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The settlers show their true colors

By Caroline B. Glick Jewish World Review July 25, 2005

FAR MAIMON, Israel \u2014 Walking among the tens of thousands of Israeli
protesters here this week was like being witness to a miracle. There in the scorching
summer heat were thousands upon thousands of families with children of all
ages, young men and women and elderly people, living under siege and in
conditions that would make an infantryman cringe.

And yet, there was no complaining. There was no shouting. There was no
pushing. There was no garbage on the ground. There was no stench of any kind. What
one saw in the protesters’ faces and heard in each and every statement and
conversation was dignity, determination, integrity, faith and a form of
earthy, plainspoken and unabashed patriotism and concern for the greater good that
has become an artifact of a barely remembered past for many Israelis.

In witnessing this \u2014 when just outside were 20,000 soldiers and policemen,
laying concertina wire along the fence penning these people in as if they were
terrorists, and standing arms locked in row upon row, poised to pounce at
them at the slightest provocation \u2014 it was, indeed, hard to shake off the sense
that one was watching a miracle happen.

The tens of thousands of law-abiding citizens \u2014 estimates of their actual
numbers run between 30,000 and 60,000 \u2014 were exercising their democratic right
to protest the government’s plan to expel 10,000 Israelis from Gaza and
northern Samaria and destroy the communities they built from sand next month. The
protesters oppose this plan for moral reasons. It is simply obscene, they
say, to carry out these expulsions. These people are set to be thrown out of
their homes and their farms just because they are Jews. Israel receives nothing
in return. These people’s homes will be either destroyed or turned over to
the same Palestinian terrorist forces that have been attacking them
continuously for the past five years. Their hothouses and livestock are set to be turned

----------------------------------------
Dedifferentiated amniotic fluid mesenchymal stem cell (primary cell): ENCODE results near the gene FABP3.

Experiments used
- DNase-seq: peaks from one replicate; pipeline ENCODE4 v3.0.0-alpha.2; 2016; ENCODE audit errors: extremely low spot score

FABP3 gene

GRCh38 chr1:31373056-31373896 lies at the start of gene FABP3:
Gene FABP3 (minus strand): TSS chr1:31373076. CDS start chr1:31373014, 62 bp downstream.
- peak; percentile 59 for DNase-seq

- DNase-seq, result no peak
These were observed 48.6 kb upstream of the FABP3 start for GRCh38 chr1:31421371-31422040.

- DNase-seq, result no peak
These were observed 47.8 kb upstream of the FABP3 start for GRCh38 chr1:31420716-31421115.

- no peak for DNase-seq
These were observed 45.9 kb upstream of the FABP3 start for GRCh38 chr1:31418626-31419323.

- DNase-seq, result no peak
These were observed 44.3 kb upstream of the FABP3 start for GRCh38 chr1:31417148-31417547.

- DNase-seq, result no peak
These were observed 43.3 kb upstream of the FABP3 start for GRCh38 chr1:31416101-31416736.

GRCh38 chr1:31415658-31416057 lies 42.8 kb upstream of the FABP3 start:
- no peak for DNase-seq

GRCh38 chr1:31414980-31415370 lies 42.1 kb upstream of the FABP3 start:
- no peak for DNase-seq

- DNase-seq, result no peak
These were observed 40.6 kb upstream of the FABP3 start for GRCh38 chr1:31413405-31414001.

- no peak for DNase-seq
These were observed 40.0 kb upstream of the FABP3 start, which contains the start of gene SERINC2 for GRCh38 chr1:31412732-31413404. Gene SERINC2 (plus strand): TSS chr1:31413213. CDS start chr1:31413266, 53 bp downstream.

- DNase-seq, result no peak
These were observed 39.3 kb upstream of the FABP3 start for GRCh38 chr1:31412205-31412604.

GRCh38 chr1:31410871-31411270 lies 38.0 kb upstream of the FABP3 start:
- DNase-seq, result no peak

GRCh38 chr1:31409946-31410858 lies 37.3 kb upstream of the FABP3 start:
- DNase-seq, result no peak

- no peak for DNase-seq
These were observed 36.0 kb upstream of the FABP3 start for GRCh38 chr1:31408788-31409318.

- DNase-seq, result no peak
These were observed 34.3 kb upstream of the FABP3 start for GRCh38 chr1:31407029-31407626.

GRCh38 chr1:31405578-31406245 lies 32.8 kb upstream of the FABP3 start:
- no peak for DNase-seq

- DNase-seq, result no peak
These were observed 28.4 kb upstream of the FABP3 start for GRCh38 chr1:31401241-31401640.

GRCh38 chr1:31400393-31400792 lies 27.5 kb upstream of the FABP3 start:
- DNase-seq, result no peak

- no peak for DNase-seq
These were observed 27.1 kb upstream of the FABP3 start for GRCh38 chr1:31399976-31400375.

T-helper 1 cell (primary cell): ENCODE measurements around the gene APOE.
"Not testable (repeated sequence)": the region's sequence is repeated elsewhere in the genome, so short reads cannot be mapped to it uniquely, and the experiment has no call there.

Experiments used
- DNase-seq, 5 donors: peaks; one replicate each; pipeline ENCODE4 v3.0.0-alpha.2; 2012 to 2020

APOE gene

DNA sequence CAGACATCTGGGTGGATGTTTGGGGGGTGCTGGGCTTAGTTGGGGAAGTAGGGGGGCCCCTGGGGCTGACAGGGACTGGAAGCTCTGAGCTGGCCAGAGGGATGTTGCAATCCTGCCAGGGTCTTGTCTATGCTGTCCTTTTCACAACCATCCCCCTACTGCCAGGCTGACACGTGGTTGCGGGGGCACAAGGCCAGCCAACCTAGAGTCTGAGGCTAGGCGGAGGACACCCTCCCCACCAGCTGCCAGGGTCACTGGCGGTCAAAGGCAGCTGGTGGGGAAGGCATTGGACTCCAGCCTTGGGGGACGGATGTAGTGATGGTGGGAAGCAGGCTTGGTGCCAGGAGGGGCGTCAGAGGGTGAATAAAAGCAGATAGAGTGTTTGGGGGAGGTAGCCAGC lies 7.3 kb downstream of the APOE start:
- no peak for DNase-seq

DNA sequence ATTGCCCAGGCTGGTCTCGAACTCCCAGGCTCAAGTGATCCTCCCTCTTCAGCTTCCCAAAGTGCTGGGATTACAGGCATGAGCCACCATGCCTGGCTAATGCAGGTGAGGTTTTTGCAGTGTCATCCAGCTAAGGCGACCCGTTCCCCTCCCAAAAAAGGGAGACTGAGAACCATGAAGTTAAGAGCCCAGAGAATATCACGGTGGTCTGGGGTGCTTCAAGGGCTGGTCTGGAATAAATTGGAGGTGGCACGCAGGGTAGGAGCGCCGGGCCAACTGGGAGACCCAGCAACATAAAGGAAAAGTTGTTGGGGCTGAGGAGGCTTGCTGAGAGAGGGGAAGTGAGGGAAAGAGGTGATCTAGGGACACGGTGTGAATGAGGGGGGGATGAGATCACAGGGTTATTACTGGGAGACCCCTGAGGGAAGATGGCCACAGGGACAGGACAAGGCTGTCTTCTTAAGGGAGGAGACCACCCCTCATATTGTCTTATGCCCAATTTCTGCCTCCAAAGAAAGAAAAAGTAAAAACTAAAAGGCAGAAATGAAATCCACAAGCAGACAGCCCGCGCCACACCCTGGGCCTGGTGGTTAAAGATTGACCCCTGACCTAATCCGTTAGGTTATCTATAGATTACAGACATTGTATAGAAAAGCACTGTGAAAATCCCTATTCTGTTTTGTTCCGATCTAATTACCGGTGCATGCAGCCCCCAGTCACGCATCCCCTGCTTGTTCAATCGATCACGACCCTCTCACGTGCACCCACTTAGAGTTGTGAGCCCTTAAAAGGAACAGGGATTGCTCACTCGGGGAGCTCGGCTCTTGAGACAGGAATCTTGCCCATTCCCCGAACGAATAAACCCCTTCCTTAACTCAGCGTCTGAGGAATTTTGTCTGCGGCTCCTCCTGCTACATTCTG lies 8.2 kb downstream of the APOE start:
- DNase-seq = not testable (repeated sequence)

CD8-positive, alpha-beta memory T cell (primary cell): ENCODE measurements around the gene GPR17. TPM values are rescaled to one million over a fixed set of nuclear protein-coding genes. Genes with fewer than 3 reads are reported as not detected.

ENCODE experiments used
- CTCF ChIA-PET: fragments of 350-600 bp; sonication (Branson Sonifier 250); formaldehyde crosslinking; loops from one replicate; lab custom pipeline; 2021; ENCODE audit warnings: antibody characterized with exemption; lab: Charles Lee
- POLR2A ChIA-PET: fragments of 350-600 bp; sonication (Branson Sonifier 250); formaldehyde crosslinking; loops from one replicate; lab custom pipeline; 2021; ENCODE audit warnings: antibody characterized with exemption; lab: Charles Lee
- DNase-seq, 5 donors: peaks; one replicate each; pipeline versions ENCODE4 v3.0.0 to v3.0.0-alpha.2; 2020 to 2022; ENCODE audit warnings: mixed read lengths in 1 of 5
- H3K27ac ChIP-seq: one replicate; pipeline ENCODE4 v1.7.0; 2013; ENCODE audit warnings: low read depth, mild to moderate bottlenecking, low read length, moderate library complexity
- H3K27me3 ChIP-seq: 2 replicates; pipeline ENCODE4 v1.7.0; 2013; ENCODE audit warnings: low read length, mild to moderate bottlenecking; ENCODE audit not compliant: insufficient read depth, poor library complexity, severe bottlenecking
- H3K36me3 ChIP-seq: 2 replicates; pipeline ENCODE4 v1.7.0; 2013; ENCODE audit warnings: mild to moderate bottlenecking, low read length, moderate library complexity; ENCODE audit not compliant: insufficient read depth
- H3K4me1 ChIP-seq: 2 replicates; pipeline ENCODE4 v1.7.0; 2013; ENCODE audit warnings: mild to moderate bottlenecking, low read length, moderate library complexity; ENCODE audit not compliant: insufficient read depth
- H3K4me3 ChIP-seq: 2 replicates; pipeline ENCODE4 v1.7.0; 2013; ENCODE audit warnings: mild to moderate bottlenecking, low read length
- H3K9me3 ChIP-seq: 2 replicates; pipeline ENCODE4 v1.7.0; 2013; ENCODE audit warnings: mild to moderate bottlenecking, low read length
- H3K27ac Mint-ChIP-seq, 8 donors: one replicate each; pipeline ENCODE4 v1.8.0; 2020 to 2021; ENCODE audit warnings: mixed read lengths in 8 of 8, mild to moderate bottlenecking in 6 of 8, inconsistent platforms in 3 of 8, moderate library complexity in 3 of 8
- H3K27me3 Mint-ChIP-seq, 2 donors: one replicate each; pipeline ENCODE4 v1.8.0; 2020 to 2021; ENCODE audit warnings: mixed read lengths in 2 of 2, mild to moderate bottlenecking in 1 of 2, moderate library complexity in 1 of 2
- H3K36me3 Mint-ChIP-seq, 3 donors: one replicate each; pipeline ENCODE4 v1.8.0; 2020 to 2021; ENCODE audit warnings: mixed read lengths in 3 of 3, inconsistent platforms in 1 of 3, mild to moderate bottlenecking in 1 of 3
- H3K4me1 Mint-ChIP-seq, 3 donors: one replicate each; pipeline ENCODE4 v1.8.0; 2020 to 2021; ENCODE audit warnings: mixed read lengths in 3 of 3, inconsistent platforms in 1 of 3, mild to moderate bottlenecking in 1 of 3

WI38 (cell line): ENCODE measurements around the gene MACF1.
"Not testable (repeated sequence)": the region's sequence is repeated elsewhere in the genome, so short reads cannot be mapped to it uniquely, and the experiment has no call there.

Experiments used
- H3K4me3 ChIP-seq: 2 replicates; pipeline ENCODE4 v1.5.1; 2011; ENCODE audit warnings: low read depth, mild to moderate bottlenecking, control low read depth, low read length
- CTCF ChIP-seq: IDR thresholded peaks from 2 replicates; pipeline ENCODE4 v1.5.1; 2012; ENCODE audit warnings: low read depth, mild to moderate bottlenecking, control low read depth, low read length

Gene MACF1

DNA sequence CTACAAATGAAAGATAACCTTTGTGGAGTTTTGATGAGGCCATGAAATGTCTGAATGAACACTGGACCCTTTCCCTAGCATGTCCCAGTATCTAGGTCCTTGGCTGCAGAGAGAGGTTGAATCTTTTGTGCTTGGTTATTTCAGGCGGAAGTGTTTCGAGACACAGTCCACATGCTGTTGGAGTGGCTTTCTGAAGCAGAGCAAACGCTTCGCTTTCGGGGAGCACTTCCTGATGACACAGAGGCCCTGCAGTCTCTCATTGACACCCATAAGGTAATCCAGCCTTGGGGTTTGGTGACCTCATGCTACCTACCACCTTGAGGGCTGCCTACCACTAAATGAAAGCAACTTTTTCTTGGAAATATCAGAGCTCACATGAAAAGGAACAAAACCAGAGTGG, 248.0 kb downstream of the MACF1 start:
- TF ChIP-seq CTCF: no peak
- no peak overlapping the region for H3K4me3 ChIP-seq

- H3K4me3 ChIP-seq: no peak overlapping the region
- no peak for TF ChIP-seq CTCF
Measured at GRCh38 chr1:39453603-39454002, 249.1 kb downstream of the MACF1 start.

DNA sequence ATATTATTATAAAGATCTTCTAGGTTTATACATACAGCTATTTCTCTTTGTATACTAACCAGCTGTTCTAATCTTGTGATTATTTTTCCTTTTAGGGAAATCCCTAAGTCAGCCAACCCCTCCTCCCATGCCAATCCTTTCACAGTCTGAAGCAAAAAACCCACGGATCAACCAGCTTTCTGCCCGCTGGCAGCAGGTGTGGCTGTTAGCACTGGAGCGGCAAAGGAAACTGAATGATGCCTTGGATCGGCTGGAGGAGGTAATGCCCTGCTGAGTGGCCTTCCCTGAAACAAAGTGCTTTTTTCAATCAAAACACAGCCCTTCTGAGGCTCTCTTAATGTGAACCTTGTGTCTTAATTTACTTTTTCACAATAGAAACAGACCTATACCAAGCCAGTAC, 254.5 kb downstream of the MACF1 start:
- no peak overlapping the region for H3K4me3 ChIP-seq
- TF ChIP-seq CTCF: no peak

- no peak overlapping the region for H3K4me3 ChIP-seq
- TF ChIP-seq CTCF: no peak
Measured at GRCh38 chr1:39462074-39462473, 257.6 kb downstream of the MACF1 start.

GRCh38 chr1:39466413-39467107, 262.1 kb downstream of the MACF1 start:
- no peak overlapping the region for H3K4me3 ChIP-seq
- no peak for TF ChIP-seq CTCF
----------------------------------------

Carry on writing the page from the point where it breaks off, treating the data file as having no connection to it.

over to the Palestinians as well.

The plan’s proponents argue that the expulsion of 10,000 Jews from their
farms and communities in the Land of Israel is necessary to maintain Israel as a
democratic, Jewish society. Yet, what these opponents of the expulsion plan
experienced, in their efforts to even voice their opposition, is that in
insisting on carrying out this plan \u2014 which Prime Minister Ariel Sharon was
reelected overwhelmingly in 2003 by promising to oppose \u2014 the government is
trampling and endangering both Israel’s democratic form of government and its
character as a Jewish state.

On Sunday evening, the day before the Council of Jewish Communities in
Judea, Samaria and the Gaza Strip’s solidarity march from Netivot to Gush Katif
was set to begin, the police denied the council a permit. In so doing, the
police unabashedly denied these people their democratic right to protest the
policies of their government. The police’s justification was the announced plan
to walk to Gush Katif \u2014 on the third day of the protest. The denial of the
permit to demonstrate meant that everything about the protest plan was deemed
illegal. Citizens conducting demonstrations in Netivot, Kfar Maimon and Kibbutz
Re’im, the first three planned stops on the march \u2014 all of which are well
within the sacrosanct 1949 armistice lines \u2014 was deemed an illegal activity.

Then Monday, when the council ignored this draconian announcement, the
police breached the constitutional rights of tens of thousands of Israelis by
intercepting privately owned buses throughout the country \u2014 from the Golan
Heights to Tel Aviv to Eilat \u2014 and prevented their law-abiding passengers and
drivers from exercising their right to travel freely in the State of Israel. In
both of these actions, the police \u2014 with full backing from the Prime Minister’s
Office, the State Attorney’s Office and the leftist local media \u2014 took
actions that undermined Israeli democracy and its foundations as a state ruled by
law and not the police.


On the roads to Netivot on Monday and on the roads to Kfar Maimon on Tuesday
and Wednesday, the police set up roadblocks to inspect cars. Cars with
orange banners of solidarity with the residents set for expulsion, and cars whose
passengers were identifiably religious, were pulled over and not allowed to
pass. Rather than turn around and go home, the passengers said nothing of this
obviously unlawful, discriminatory humiliation. They simply got out of their
cars and, pushing their baby carriages and strollers, walked for kilometers
under the desert sun to reach Kfar Maimon on foot. In so treating these
citizens, the police clearly signaled that they view religious Jews as a threat.
So much for leaving Gaza and northern Samaria in order to ensure Israel’s
future as a Jewish, democratic state.

AS ONE walked along the crowded road and the lawns of Kfar Maimon, one was
struck by the ubiquity of the television cameras. Nearly all major news
organizations in the Western world were present. In the past, when the council
brought up to a quarter of a million people out to protest land giveaways, the